Broadly, the campaign has focused on continued natural gas investments.

For the Democratic Party, plants that regasify liquid natural gas are positioned as a bridge to other technologies as it sets a target to add 85 gigawatts of renewable energy by 2030 in a country that for years has averaged just 1 gigawatt a year. The center-right coalition that Meloni’s party is leading wants to expand pipeline deliveries to Italy, which fits a longer-term strategy of making Italy a gas hub for Europe but does not address the EU goal of emission reductions by 2030.

The right-wing coalition and small centrist parties also advocate a return to nuclear power, which Italians have rejected in two referendums decades apart. In addition to societal resistance, the technology would take at least two decades to implement, too late to help Italy’s commitment with the Group of 7 wealthy economies to fully decarbonize by 2035, said Matteo Leonardi, executive director of the environmental think tank ECCO.

The political debate is largely focusing on lowering gas prices but not diversifying or discouraging households from consuming resources that would better support industry, Leonardi said.

“The response to this crisis, as they are saying in the rest of Europe, are renewables and efficiency," Leonardi said. “You cannot face a war without arms. You cannot give the message that the state will take care of it, consume what you want."

Italy’s famed textile industry, which gives French and Italian fashion houses their luxury edge, also is suffering. The small and medium operators that form the backbone of the system risk closure without a swift, systemic response from both Europe and Italy, said Sergio Tamborini, head of the SMI Italian Fashion System association.

“The bills that arrived in June and July were explosive,’’ Tamborini said.

Italy’s textile industry — along with leather and accessories accounting for revenue of 100 billion euros a year — is a luxury niche that Tamborini worries will be weakened by cheaper markets if costs aren't reduced.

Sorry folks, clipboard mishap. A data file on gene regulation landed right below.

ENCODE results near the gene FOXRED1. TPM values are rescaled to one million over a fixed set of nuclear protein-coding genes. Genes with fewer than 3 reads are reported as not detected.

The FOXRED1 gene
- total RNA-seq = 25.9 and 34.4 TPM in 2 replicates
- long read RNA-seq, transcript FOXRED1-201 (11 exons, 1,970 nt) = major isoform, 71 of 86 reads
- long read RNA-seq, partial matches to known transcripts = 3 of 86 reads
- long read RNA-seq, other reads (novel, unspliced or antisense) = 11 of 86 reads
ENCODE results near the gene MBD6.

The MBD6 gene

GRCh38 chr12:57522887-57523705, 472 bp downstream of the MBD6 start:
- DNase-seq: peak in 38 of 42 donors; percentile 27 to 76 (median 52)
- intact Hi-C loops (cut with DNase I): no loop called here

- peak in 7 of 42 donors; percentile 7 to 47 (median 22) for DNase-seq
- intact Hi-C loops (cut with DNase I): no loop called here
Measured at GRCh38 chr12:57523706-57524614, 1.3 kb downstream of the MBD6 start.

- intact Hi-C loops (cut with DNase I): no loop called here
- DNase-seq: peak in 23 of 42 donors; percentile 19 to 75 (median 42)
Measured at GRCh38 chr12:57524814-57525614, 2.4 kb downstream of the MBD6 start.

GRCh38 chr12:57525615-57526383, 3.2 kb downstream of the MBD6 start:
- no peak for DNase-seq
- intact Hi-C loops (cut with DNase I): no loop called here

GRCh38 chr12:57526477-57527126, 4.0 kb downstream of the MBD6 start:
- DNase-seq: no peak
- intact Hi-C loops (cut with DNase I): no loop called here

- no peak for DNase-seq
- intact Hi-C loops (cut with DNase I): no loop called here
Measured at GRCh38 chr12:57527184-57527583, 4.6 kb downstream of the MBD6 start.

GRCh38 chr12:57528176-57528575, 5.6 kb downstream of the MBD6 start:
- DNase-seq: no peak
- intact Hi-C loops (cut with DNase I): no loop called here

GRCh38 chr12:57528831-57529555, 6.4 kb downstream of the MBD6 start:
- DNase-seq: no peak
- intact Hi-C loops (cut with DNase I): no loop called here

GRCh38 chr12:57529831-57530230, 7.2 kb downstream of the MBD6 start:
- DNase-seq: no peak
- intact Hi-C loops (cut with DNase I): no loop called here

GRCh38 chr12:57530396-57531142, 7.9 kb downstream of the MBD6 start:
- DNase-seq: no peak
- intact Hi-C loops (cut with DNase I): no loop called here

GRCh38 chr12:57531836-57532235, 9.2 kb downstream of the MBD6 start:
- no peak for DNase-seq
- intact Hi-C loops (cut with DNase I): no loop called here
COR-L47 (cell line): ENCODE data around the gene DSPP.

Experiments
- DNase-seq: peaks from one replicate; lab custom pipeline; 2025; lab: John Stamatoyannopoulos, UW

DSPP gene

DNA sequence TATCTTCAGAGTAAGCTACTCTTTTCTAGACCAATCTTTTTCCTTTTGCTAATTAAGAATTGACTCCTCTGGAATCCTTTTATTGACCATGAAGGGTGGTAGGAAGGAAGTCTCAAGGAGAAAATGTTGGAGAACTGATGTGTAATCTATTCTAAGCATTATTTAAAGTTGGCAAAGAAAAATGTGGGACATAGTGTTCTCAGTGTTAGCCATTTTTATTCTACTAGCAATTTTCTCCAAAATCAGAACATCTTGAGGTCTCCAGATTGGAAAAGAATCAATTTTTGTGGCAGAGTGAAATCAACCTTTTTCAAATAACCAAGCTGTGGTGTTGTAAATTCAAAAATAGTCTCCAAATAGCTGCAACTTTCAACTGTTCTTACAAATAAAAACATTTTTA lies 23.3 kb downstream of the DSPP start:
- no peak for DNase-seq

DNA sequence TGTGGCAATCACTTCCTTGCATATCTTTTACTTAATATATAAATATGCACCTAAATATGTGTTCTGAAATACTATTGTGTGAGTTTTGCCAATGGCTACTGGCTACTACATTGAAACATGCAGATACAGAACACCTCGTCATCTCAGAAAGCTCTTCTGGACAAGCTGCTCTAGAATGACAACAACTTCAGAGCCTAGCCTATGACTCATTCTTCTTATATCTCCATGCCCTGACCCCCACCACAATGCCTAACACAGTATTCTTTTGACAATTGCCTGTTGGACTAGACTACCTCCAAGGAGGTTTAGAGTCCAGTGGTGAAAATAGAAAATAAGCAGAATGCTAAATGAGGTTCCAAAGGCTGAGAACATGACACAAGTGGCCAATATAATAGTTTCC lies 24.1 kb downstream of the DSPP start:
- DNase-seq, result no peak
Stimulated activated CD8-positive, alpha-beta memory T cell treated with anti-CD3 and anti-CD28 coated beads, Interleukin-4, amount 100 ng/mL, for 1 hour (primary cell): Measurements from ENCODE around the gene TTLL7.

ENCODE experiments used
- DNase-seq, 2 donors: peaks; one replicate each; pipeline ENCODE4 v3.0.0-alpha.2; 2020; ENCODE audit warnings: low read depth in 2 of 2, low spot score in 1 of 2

Dying and printing textiles is especially energy intensive, Tamborini said, and for some, “it is a problem of survival.”

“We should have had help already in September. We cannot wait for the next government to be active, because it could be Christmas or even after,” he said, given the fractured nature of Italian politics.

Meanwhile, Giambarini said his business has no immediate plans for short-term layoffs of 250 workers, but the outgoing government has been discussing new layoff programs to give businesses a way to avoid crippling energy costs.

Shutting down even temporarily would be devastating, taking months to relaunch, said Giambarini, adding he was still deciding which party to back.

“We are waiting for the election and hope we will get a government that will indicate a better road out of this period of crisis,’’ Giambarini said.

© Copyright 2024 The Associated Press. All rights reserved. This material may not be published, broadcast, rewritten or redistributed.

Giambarini Group's plants in northern Italy must keep zinc baths that rustproof steel and iron parts super-heated around the clock, seven days a week, an energy-intensive process that has grown exponentially more costly as natural gas prices spike. Methane to create molten...
Italy,Elections,Energy Policy
Tuesday, 20 September 2022 03:00 AM